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Democratic Challenger Wolf Topples Pennsylvania Gov. Corbett

By Thomas Fitzgerald, The Philadelphia Inquirer (MCT)

PHILADELPHIA — Democrat Tom Wolf, a businessman from central Pennsylvania, was elected governor Tuesday in his first campaign for political office.

Republican Tom Corbett became the first incumbent governor to lose re-election in the state’s modern history.

“We need to re-establish education as the priority,” Wolf said, speaking to supporters at the York Expo Center shortly after 10 p.m., after thanking Corbett for his service.

He exhorted Pennsylvanians to believe in themselves and their future. “Let’s make this the time,” Wolf said. “Let’s get started.”

A misty-eyed Corbett addressed a crowd of about 200 supporters shortly before 10 p.m. at the William Penn Hotel in Pittsburgh.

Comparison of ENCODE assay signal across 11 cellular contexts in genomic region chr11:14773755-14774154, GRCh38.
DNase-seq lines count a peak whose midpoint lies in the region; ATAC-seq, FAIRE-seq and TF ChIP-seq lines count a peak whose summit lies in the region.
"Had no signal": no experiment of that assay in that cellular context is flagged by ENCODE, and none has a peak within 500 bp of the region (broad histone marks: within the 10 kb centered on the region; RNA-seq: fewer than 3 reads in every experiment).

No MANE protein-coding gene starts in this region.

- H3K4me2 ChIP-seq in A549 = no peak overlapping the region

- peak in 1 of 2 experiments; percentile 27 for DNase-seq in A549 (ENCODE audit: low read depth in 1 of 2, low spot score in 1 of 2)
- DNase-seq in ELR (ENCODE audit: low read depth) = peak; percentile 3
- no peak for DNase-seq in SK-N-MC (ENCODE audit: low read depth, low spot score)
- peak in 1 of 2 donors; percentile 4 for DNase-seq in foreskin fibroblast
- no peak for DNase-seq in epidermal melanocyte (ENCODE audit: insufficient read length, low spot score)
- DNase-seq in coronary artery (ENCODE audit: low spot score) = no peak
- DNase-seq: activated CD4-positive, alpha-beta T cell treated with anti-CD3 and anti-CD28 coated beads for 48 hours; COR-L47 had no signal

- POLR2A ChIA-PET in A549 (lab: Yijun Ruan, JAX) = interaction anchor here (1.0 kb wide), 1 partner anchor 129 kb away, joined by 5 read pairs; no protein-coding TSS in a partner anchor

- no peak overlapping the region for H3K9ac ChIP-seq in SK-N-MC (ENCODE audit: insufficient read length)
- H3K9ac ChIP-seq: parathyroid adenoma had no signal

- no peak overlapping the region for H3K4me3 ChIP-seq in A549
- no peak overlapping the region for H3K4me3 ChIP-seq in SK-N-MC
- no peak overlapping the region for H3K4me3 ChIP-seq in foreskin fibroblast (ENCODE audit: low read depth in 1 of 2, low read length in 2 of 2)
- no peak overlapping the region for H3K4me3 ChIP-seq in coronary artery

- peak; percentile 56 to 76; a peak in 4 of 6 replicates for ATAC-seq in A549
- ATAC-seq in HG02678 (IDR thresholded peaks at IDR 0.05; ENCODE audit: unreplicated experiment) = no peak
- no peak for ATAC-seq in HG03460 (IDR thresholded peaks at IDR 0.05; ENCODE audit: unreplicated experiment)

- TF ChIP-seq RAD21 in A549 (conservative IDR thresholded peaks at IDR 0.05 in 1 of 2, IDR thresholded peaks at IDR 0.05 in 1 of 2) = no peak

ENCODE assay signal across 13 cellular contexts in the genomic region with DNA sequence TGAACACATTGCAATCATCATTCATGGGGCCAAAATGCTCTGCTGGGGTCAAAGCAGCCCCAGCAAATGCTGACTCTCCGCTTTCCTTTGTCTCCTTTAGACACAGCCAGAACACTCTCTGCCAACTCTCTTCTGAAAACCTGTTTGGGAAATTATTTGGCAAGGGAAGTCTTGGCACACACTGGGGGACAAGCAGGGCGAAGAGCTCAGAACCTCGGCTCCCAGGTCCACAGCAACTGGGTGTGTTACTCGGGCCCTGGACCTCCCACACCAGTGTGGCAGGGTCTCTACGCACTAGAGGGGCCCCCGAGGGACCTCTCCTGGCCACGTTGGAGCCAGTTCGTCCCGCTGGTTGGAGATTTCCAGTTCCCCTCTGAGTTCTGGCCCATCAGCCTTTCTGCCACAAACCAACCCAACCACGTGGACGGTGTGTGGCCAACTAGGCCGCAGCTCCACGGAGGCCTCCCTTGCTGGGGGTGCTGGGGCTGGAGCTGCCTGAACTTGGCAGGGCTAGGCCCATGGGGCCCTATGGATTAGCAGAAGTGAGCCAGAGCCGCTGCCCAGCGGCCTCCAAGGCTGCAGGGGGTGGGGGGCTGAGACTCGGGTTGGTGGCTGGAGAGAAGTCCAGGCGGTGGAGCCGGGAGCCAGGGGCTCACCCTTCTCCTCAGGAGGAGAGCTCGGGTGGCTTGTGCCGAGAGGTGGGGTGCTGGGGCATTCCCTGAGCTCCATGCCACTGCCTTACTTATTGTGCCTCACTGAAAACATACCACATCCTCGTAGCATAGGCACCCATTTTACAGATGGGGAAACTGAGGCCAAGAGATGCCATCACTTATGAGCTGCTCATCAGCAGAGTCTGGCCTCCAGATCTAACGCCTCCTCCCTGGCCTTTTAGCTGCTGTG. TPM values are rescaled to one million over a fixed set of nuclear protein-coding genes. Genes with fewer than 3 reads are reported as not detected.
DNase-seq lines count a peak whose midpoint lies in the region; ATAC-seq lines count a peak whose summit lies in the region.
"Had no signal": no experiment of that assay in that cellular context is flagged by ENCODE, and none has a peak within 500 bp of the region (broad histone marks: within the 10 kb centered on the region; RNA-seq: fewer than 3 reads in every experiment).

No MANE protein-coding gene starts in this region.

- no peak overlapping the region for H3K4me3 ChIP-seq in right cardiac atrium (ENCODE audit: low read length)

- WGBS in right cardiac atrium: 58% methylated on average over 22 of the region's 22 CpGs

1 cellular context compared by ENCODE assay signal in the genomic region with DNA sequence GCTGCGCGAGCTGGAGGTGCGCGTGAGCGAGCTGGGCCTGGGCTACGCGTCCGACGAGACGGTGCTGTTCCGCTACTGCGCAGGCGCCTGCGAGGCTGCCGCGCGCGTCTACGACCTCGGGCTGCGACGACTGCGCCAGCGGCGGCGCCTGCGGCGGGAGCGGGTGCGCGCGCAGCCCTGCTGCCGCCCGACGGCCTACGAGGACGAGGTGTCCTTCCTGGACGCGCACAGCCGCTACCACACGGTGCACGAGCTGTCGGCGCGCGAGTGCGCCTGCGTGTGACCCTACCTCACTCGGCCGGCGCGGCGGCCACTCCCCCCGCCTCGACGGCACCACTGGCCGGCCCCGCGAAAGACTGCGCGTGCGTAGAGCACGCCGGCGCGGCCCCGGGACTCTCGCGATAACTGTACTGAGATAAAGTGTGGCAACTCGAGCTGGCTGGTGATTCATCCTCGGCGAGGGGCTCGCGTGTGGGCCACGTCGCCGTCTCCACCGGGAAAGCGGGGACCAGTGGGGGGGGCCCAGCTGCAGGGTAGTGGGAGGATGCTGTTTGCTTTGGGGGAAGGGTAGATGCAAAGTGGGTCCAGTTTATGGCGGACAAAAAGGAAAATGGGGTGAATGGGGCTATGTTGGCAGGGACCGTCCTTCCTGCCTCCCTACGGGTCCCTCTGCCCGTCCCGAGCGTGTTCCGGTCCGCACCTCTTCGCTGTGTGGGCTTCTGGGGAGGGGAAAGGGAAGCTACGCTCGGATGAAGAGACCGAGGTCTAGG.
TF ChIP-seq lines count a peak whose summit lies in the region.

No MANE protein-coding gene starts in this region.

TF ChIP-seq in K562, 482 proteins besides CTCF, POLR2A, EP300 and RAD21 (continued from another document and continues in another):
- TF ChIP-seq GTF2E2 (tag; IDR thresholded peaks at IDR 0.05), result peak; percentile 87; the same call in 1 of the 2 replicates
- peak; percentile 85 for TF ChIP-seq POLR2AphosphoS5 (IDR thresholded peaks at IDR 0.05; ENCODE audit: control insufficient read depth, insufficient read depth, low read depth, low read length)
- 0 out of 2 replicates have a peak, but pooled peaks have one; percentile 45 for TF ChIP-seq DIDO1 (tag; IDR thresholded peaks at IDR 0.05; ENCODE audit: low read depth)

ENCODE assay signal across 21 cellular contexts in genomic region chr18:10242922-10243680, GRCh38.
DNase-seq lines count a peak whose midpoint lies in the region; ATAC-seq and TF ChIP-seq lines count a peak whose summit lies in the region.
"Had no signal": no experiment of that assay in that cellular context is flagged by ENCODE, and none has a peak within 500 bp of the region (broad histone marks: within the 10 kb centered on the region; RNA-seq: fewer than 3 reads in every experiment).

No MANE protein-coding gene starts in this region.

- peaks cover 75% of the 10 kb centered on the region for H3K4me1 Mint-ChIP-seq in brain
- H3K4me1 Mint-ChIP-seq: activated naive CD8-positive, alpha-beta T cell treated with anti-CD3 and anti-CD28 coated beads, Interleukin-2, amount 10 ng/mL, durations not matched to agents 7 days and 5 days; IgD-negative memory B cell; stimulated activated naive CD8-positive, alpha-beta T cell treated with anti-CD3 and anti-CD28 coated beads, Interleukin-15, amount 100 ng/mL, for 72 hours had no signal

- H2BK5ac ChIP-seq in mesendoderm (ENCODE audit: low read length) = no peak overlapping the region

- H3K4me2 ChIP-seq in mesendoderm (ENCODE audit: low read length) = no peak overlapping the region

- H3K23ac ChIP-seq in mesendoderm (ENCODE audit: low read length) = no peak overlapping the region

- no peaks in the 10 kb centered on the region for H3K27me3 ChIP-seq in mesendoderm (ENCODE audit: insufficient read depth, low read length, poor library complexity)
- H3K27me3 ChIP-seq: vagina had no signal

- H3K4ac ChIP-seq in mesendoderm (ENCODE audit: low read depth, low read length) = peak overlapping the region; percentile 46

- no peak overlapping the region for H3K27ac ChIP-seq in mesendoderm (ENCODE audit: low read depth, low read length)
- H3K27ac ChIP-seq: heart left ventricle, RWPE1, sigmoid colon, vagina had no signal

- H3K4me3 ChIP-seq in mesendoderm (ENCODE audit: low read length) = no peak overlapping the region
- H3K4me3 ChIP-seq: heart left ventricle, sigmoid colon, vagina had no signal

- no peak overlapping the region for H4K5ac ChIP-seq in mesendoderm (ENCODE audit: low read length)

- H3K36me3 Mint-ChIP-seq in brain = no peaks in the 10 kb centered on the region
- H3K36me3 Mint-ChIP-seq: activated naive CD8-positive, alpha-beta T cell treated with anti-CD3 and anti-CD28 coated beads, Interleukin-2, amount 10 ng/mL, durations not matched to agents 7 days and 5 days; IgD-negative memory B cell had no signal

“They said I might be a one-term governor and I am,” Corbett said. “But I am proud of what we did.”

He said he had fought for fiscal discipline and limited government, while making tough choices along the way.

Exit polls showed Corbett losing across the board — among men, women, all age groups except those over 65, and all income levels. He also was losing in every region of the state but central Pennsylvania.

When he takes office in January, Wolf will likely face a Republican-controlled legislature and a budget deficit as he tries to make good on a promise to dramatically increase the state government’s share of public school costs.

Running on the promise of a “fresh start,” Wolf poured $10 million of his own money into his campaign for the Democratic nomination, swamping better-known rivals.

He hammered Corbett for cuts to state education spending early in his administration, while passing out business tax cuts and refusing to tax the value of natural gas extracted from the Marcellus Shale formation that underlies much of the state. In addition, Wolf argued, jobs growth was anemic compared to the rest of the nation — putting the lie to supply-side economic theory, he said.